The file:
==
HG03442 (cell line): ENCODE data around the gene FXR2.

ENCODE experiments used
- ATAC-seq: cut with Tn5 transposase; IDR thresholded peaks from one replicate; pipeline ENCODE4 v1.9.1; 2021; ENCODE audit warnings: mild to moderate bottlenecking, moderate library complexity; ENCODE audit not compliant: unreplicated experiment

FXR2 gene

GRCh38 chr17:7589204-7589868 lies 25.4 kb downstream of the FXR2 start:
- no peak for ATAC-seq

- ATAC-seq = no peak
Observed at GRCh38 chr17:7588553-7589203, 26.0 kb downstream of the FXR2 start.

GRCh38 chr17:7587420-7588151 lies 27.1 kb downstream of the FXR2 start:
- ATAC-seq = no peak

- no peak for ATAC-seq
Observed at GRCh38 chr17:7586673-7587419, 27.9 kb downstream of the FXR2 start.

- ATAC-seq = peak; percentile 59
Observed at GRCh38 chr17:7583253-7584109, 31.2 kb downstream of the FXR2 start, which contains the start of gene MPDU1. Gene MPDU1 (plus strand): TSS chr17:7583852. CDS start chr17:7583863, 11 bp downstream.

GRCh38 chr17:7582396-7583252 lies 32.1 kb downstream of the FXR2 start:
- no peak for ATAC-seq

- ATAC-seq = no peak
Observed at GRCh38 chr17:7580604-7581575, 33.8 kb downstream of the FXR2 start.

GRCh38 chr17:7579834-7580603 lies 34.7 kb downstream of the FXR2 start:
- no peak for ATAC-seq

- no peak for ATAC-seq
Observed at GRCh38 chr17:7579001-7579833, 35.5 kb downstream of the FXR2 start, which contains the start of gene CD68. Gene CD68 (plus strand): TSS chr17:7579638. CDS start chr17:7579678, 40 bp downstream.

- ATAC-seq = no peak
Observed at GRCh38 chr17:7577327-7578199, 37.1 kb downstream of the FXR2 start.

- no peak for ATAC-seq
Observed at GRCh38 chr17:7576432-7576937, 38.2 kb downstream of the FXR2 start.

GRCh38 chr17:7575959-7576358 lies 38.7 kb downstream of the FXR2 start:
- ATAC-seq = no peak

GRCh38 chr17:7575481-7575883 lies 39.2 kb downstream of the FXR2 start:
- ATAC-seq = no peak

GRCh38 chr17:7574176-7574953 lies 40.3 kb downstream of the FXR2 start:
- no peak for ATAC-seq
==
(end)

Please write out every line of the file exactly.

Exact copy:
HG03442 (cell line): ENCODE data around the gene FXR2.

ENCODE experiments used
- ATAC-seq: cut with Tn5 transposase; IDR thresholded peaks from one replicate; pipeline ENCODE4 v1.9.1; 2021; ENCODE audit warnings: mild to moderate bottlenecking, moderate library complexity; ENCODE audit not compliant: unreplicated experiment

FXR2 gene

GRCh38 chr17:7589204-7589868 lies 25.4 kb downstream of the FXR2 start:
- no peak for ATAC-seq

- ATAC-seq = no peak
Observed at GRCh38 chr17:7588553-7589203, 26.0 kb downstream of the FXR2 start.

GRCh38 chr17:7587420-7588151 lies 27.1 kb downstream of the FXR2 start:
- ATAC-seq = no peak

- no peak for ATAC-seq
Observed at GRCh38 chr17:7586673-7587419, 27.9 kb downstream of the FXR2 start.

- ATAC-seq = peak; percentile 59
Observed at GRCh38 chr17:7583253-7584109, 31.2 kb downstream of the FXR2 start, which contains the start of gene MPDU1. Gene MPDU1 (plus strand): TSS chr17:7583852. CDS start chr17:7583863, 11 bp downstream.

GRCh38 chr17:7582396-7583252 lies 32.1 kb downstream of the FXR2 start:
- no peak for ATAC-seq

- ATAC-seq = no peak
Observed at GRCh38 chr17:7580604-7581575, 33.8 kb downstream of the FXR2 start.

GRCh38 chr17:7579834-7580603 lies 34.7 kb downstream of the FXR2 start:
- no peak for ATAC-seq

- no peak for ATAC-seq
Observed at GRCh38 chr17:7579001-7579833, 35.5 kb downstream of the FXR2 start, which contains the start of gene CD68. Gene CD68 (plus strand): TSS chr17:7579638. CDS start chr17:7579678, 40 bp downstream.

- ATAC-seq = no peak
Observed at GRCh38 chr17:7577327-7578199, 37.1 kb downstream of the FXR2 start.

- no peak for ATAC-seq
Observed at GRCh38 chr17:7576432-7576937, 38.2 kb downstream of the FXR2 start.

GRCh38 chr17:7575959-7576358 lies 38.7 kb downstream of the FXR2 start:
- ATAC-seq = no peak

GRCh38 chr17:7575481-7575883 lies 39.2 kb downstream of the FXR2 start:
- ATAC-seq = no peak

GRCh38 chr17:7574176-7574953 lies 40.3 kb downstream of the FXR2 start:
- no peak for ATAC-seq